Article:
BY KAREN GERHARDINGER | MIRROR REPORTER — Isaac Land Investments owns more than 318 acres of land surrounding The Shops at Fallen Timbers, and the majority of that land – 266 acres – is within the city of Maumee. The remainder is in Monclova Township, for now.
On June 6, Maumee City Council approved a request by Isaac Land Investments president Zac Isaac to annex 27 acres of Monclova Township property at the northeast corner of the mall into Maumee.
“Everything we have is in Maumee, except those 27 acres,” said Isaac, who plans to sell the land to a developer to build 139 one-story market-value villas. Getting the land into Maumee will make development easier than crossing jurisdictional boundaries, he said.
Not so fast, says Dawn Sanderson, legal counsel for Monclova Township. She points to a cooperative economic development agreement (CEDA) between Toledo, Maumee and the township when they formed a Joint Economic Development Zone (JEDZ) in 2003.
While Isaac’s property isn’t within those boundaries, the agreement has a clause stating that “there shall be no annexation, merger of or consolidation” of any unincorporated territory unless it is approved by the legislative bodies of all the contracting parties. Sanderson has advised Lucas County Assistant Prosecutor John Borell of the wording before the Lucas County Commissioners consider voting on the annexation. The agreement calls for a period of negotiation, during which time she believes something can be hammered out.
Isaac said he’s aware of the agreement.
“We did our research before we filed the petition. Unless the land is specifically named, it can’t be prevented from being included in Maumee,” he said. “We didn’t do this in a vacuum. We carefully evaluated it.”
The overall goal, agreed Isaac and Maumee Mayor Rich Carr, is to get more housing around the mall to support the retail project – like those in Levis Commons, Easton in Columbus or Legacy in Cleveland.
The mall has a Tax Increment Financing (TIF) agreement that provides funding for infrastructure improvements in the area, such as streets and water lines. The financial success of the mall funds the TIF.
“It’s not just the economic aspect of the TIF. Maumee doesn’t have any land for us to expand housing. We have no senior housing developments like are all over Monclova Township,” Carr said. “We’ve had people live in Maumee for 40 or 50 years. They want a condo and to live in a senior community and get police protection. In Monclova Township, they have just one to two sheriffs (deputies).”
The property tax revenue gained by Maumee is minimal – about 3 percent, he added. For the township, the loss of that property means a loss of land, tax revenue and zoning authority, Sanderson said.
Last year, Monclova Township trustees spent nearly a year deciding whether to approve the rezoning of the only other remaining piece of Isaac-owned township land around the mall – at the northwest corner along Black Road and the Wabash Cannonball Trail. Sanderson said there are no guarantees that Isaac won’t try to annex that 28-acre portion of land as well.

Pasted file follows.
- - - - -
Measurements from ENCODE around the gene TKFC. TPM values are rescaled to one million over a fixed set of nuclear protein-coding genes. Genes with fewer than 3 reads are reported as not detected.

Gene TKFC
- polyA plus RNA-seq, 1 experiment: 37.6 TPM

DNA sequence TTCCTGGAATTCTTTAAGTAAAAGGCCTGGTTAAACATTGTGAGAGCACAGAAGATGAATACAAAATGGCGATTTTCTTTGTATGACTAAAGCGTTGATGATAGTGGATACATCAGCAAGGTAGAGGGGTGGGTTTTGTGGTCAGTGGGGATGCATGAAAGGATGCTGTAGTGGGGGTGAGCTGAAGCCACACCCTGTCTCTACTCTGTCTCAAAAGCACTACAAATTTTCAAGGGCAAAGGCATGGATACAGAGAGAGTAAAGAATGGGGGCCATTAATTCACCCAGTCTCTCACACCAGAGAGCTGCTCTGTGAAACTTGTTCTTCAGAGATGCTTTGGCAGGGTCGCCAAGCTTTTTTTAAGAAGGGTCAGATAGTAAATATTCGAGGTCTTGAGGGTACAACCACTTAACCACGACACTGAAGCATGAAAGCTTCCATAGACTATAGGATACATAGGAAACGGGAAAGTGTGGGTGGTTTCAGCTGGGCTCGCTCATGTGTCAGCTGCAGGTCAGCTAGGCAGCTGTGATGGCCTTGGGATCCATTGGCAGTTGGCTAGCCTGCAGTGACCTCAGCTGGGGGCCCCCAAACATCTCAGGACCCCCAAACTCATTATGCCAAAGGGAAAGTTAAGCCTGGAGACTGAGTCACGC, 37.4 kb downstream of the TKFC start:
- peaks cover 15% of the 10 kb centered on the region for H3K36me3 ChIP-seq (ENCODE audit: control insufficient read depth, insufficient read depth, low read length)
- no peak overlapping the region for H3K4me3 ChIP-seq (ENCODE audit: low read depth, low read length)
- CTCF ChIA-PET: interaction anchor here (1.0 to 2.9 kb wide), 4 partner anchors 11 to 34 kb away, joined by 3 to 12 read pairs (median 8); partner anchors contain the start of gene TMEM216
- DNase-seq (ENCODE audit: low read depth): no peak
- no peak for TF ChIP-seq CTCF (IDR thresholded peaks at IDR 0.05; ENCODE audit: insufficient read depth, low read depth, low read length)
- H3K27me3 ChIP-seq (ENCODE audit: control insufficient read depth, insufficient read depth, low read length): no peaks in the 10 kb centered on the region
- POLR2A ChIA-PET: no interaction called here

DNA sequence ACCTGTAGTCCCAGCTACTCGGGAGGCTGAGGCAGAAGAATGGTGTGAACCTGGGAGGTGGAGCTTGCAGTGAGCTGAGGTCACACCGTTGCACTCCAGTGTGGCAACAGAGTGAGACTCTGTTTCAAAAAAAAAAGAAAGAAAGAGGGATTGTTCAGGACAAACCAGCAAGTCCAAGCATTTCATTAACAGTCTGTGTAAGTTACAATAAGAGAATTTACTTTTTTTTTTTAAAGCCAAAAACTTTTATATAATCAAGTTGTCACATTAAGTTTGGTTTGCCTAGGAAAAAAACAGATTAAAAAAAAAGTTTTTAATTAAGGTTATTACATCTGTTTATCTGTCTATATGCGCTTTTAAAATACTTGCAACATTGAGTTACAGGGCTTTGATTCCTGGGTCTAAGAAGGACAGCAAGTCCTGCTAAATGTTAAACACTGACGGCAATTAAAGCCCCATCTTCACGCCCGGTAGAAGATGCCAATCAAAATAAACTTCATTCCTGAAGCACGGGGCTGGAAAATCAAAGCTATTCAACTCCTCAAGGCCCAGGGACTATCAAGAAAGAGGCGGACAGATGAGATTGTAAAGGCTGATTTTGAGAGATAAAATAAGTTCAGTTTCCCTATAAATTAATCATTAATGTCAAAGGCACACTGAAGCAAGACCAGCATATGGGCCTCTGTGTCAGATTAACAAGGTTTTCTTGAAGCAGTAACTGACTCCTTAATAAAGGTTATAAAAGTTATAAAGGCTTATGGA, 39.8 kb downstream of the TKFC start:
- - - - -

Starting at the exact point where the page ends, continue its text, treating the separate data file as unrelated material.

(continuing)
Mike White and Steve Mitchell have plans to build 172 single-family homes on that land and an adjacent 85 acres that are in Maumee. Another developer has plans for building 174 single-family villas on 24 acres to the south as well.
Adding 346 housing units onto property that can only be accessed by Black Road has township trustees concerned. Until Isaac can obtain permission from Norfolk Southern to install a railroad crossing, the land slated for development so far will need to utilize Black Road.
A traffic study by the Lucas County Engineer’s Office showed a need for turn lanes and the widening of Black Road to meet the increased traffic demands from housing. Engineer Mike Pniewski suggested using a residential TIF to generate revenue to fund roadway and infrastructure improvements, including on Black Road.
All of the property, regardless of whether it is in Maumee or Monclova Township, is in the Anthony Wayne Local Schools district. That was set by the state years ago, Carr said, noting that AWLS also is the district for Arrowhead in Maumee and portions of Middleton Township in Wood County.
AWLS Superintendent Dr. Jim Fritz said that all proposed, current and existing development will be reviewed as part of a facility master plan update that is underway.
“As the available land in the district is developed, it will have an impact on the services that local municipalities and governmental agencies, including the schools, can provide to the community,” he said.
As part of the mall TIF agreement, AWLS has received tax payments each year since 2010. Last year the district received $913,000, but treasurer Kerri Johnson said that will decrease by 30 percent to about $650,000 in 2025 as payments to Penta Career Center begin.